Systems for hazards identification in high mountain areas: An example from the Kullu District, western Himalaya

  • James S. Gardner
  • Eric Saczuk


Methods and techniques for the identification, monitoring and management of natural hazards in high mountain areas are enumerated and described. A case study from the western Himalayan Kullu District in Himachal Pradesh, India is used to illustrate some of the methods. Research on the general topic has been conducted over three decades and that in the Kullu District has been carried out since 1994. Early methods of hazards identification in high mountain areas involved intensive and lengthy fieldwork and mapping with primary reliance on interpretation of landforms, sediments and vegetation thought to be indicative of slope failures, rock falls, debris flows, floods and accelerated soil surface erosion. Augmented by the use of airphotos and ad hoc observations of specific events over time, these methods resulted in the gradual accumulation of information on hazardous sites and the beginnings of a chronology of occurrences in an area. The use of historical methods applied to written and photographic material, often held in archives and libraries, further improved the resolution of hazards information. In the past two decades, both the need for, and the ability to, accurately identify potential hazards have increased. The need for accurate information and monitoring comes about as a result of rapid growth in population, settlements, transportation infrastructure and intensified land uses and, therefore, risk and vulnerability in mountain areas. Ability has improved as the traditional methods of gathering and manipulating data have been supplemented by the use of remote sensing, automated terrain modeling, global positioning systems and geographical information systems. This paper focuses on the development and application of the latter methods and techniques to characterize and monitor hazards in high mountain areas.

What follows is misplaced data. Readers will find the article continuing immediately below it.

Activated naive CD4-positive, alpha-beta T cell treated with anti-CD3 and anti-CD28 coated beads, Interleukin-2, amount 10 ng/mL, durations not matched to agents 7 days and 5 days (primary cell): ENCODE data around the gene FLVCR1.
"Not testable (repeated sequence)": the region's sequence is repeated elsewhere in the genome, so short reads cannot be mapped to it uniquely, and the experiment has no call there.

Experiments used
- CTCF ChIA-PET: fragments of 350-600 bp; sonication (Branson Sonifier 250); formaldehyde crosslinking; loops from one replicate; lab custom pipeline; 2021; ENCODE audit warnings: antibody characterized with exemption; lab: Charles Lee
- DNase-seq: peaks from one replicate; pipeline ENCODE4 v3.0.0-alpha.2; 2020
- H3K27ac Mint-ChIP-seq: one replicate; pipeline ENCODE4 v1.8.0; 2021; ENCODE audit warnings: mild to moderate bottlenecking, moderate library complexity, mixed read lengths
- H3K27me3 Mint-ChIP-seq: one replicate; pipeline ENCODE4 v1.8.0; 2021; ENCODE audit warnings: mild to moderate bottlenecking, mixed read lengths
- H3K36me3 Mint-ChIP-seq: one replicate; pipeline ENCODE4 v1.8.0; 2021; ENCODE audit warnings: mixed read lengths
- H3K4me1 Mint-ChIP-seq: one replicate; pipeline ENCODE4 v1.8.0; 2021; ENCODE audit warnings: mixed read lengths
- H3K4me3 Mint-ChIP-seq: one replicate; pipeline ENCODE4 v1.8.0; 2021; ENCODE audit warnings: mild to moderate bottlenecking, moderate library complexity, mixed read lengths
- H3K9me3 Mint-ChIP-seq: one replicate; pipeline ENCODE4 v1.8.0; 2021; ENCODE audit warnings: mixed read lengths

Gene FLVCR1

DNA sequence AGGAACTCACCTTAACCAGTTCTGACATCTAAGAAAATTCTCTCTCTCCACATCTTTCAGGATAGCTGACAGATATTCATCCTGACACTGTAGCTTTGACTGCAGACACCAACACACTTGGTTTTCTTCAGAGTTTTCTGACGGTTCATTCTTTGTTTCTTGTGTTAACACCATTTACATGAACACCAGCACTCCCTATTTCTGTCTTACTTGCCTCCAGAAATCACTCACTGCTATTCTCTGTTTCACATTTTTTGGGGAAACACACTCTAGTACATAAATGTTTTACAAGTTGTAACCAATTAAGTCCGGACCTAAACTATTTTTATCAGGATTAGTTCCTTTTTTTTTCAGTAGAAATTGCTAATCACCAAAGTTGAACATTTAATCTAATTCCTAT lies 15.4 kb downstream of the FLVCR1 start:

Hazards mapping GIS Himalaya 


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Copyright information

© Institute of Moutain Hazards and Environment, Chinese Academy of Sciences and Science Press 2004

Authors and Affiliations

  • James S. Gardner
    • 1
  • Eric Saczuk
    • 1
  1. 1.Department of Environment and Geography and Natural Resources InstituteUniversity of ManitobaWinnipegCanada

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